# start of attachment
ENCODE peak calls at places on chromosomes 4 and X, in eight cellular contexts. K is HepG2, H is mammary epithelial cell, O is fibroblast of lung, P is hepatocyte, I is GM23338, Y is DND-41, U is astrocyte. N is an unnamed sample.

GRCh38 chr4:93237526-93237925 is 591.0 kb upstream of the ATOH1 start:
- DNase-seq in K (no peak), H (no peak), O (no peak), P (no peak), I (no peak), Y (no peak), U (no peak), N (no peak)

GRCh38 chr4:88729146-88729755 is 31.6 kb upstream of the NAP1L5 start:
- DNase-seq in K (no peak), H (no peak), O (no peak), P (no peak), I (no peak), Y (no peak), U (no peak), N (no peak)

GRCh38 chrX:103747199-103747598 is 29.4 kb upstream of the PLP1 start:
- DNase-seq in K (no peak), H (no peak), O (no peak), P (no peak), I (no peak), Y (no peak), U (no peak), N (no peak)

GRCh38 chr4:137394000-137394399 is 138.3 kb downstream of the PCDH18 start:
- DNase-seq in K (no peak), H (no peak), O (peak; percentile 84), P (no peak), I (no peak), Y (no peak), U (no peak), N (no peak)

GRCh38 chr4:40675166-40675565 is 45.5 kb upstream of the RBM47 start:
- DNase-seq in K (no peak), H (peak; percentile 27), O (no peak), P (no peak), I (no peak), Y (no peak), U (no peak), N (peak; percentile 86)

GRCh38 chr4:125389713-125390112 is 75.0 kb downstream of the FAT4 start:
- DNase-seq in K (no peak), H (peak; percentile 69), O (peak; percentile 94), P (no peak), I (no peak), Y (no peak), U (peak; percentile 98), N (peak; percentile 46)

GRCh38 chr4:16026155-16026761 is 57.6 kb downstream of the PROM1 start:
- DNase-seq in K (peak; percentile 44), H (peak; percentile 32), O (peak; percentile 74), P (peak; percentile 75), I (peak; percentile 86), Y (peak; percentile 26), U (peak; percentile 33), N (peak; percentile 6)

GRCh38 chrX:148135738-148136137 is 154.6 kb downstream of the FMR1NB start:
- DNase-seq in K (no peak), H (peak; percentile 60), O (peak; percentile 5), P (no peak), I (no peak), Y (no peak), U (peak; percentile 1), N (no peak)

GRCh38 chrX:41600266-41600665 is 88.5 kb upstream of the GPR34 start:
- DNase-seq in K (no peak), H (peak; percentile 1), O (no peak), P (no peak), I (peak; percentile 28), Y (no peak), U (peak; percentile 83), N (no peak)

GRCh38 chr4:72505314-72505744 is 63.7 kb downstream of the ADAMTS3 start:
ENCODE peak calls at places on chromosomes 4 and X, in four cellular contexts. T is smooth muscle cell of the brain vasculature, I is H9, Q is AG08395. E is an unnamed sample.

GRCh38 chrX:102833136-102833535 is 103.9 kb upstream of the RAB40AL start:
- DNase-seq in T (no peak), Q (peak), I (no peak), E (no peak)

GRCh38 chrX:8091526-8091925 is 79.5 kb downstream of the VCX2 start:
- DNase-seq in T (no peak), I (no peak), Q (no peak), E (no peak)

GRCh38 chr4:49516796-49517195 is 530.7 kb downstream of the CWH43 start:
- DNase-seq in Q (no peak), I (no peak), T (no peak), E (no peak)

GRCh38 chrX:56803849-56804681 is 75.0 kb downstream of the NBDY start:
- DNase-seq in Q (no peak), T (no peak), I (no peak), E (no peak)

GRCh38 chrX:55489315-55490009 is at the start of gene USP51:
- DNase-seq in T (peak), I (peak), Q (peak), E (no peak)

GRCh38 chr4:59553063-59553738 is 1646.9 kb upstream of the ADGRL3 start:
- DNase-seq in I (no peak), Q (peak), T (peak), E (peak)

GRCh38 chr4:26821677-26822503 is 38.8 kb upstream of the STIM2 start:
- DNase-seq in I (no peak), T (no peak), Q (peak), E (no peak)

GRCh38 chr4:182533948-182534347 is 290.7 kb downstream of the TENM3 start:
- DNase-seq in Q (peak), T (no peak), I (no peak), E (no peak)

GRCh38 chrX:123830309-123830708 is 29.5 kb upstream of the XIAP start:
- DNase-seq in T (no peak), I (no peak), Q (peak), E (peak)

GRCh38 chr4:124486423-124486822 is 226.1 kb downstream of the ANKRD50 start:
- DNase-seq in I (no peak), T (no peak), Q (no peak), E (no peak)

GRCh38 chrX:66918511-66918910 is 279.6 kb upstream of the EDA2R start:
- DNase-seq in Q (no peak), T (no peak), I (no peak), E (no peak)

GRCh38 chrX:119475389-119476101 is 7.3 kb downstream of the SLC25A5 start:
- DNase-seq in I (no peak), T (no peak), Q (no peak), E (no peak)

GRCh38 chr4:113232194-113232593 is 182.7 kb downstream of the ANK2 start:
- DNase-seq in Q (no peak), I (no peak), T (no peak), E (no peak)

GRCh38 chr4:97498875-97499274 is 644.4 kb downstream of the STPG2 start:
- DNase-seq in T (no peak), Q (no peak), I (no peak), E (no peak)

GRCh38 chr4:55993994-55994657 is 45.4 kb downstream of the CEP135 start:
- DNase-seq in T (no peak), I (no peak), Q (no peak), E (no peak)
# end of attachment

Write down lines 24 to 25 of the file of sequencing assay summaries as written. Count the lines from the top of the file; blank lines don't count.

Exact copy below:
GRCh38 chrX:8091526-8091925 is 79.5 kb downstream of the VCX2 start:
- DNase-seq in T (no peak), I (no peak), Q (no peak), E (no peak)